JMC Student Investigates Veterans' Issues, Earns National Coverage

Daniel Moore investigates the challenges faced by veterans returning from Afghanistan and Iraq.

Daniel Moore

Daniel Moore spent several months investigating the challenges faced by veterans returning from 
Afghanistan and Iraq, and his work has found a national audience.

Moore, a senior journalism major, is JMC’s first News21 fellow, and one of only 24 student journalists in the country selected for this prestigious paid fellowship. News21 gives journalism students the opportunity to cover a significant national issue and have their works published in national news outlets. The 2013 fellows focused on the re-entry into civilian life of post 9/11 veterans.

Moore’s first story, written with two other News21 fellows, focused on the growing backlog of veterans’ disability claims, even as government disability processors received millions of dollars in performance bonuses. The story was published in The Washington Post and picked up by Fox News in late August.

For Moore, the News21 experience has been indispensable to his professional training. “News21 was the most intense project I've ever been a part of,” Moore said. “Spending seven months researching one widely-reported topic, I was able to put more energy into the final project than other journalists.”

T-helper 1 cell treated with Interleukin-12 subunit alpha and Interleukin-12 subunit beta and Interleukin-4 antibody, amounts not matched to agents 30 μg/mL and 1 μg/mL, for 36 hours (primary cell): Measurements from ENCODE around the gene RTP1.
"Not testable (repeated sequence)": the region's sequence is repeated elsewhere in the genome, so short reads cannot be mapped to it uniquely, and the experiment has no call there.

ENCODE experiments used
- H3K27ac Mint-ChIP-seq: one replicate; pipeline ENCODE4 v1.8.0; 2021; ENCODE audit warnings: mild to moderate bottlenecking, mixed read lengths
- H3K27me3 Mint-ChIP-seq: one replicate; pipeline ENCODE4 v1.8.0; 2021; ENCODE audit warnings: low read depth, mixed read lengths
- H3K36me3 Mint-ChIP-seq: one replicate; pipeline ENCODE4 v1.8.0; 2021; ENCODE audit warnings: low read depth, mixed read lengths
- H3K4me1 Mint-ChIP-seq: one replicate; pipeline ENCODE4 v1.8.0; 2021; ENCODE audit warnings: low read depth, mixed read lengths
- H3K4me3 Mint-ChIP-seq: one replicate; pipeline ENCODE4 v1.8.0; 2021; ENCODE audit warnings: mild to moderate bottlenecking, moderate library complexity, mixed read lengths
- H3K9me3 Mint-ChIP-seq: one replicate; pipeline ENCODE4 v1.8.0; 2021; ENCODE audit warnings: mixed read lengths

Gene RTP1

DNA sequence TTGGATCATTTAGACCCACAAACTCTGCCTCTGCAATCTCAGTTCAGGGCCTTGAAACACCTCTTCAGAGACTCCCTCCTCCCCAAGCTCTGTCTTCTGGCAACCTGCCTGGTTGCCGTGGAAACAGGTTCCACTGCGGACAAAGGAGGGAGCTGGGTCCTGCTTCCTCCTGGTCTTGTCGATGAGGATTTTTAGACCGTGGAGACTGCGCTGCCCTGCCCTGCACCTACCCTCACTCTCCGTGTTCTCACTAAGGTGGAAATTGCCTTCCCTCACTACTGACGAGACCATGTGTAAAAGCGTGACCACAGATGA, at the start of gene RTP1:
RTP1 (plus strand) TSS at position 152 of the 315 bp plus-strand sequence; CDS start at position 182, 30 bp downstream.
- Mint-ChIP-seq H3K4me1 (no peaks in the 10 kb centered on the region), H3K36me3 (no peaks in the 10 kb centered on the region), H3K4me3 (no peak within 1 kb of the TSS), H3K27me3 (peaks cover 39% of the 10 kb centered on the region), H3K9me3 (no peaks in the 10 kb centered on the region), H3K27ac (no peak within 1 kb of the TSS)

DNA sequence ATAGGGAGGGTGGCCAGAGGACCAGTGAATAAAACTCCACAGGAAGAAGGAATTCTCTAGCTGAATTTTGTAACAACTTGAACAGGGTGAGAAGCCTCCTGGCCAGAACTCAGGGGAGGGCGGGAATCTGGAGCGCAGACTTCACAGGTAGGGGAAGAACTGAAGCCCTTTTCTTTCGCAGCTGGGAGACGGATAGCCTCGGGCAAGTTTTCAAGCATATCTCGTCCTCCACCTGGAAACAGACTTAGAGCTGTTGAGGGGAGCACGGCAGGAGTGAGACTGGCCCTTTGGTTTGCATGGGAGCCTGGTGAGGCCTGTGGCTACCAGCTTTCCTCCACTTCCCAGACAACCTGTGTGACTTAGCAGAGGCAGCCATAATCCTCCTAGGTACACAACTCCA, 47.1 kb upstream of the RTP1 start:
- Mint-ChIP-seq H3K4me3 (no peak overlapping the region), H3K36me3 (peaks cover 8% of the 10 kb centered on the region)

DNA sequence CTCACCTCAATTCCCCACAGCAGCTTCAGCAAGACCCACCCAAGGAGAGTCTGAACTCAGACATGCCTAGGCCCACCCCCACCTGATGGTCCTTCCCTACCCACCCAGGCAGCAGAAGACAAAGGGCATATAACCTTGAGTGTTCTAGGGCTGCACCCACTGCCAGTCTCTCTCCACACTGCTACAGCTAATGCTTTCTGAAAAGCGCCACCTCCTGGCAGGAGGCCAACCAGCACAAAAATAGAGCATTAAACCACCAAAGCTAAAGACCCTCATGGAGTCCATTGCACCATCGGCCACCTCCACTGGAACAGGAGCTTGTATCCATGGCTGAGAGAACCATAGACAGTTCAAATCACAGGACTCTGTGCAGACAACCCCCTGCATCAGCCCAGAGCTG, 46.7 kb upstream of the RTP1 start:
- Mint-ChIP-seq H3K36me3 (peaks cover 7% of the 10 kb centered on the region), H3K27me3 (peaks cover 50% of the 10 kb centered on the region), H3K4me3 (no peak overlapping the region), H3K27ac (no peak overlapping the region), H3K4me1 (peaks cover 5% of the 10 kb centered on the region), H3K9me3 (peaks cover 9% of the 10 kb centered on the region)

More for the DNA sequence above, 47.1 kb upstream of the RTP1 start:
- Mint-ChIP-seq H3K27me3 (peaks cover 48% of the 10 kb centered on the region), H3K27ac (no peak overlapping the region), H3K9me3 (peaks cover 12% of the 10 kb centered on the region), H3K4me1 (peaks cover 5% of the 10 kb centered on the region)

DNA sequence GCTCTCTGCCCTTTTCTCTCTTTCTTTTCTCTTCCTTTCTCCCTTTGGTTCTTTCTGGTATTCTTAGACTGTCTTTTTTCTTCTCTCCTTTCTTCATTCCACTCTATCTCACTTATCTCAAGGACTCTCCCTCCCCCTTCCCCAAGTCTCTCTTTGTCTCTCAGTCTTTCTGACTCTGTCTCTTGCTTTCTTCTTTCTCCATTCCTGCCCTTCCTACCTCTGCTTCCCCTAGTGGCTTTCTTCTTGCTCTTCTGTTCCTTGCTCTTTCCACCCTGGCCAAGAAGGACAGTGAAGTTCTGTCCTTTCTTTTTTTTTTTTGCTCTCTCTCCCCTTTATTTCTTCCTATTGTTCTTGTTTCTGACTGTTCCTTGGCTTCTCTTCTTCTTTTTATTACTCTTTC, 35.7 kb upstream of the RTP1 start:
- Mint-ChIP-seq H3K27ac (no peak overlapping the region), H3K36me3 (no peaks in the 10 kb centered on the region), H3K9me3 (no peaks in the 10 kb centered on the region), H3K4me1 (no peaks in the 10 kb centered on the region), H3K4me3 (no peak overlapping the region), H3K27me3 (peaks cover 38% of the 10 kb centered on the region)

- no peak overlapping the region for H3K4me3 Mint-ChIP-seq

“As with any investigation, there were ups and downs, good days and bad days and leads that led nowhere,” Moore said. “In that last month, my team was able to pull the story together and prove the Veteran Administration’s standards for employees who process veterans' disability claims really don't make much sense. This is something way bigger than the individual claims processor or the individual veteran, and we were able to prove how each is affected by such a vast bureaucracy that was never intended to be that big.”

As editor of the Daily Kent Stater, Moore was encouraged to apply for the program by his professors, advisors andThor Wasbotten, JMC director.

The News 21 Fellowship was created in 2005, a combined effort of The Carnegie Corporation of New York and the John S. and James L. Knight Foundation and is headquartered at Arizona State University at the Walter Cronkite School of Journalism and Mass Communication.

POSTED: Wednesday, September 11, 2013 12:00 AM
Updated: Saturday, December 3, 2022 01:02 AM
Meghan Caprez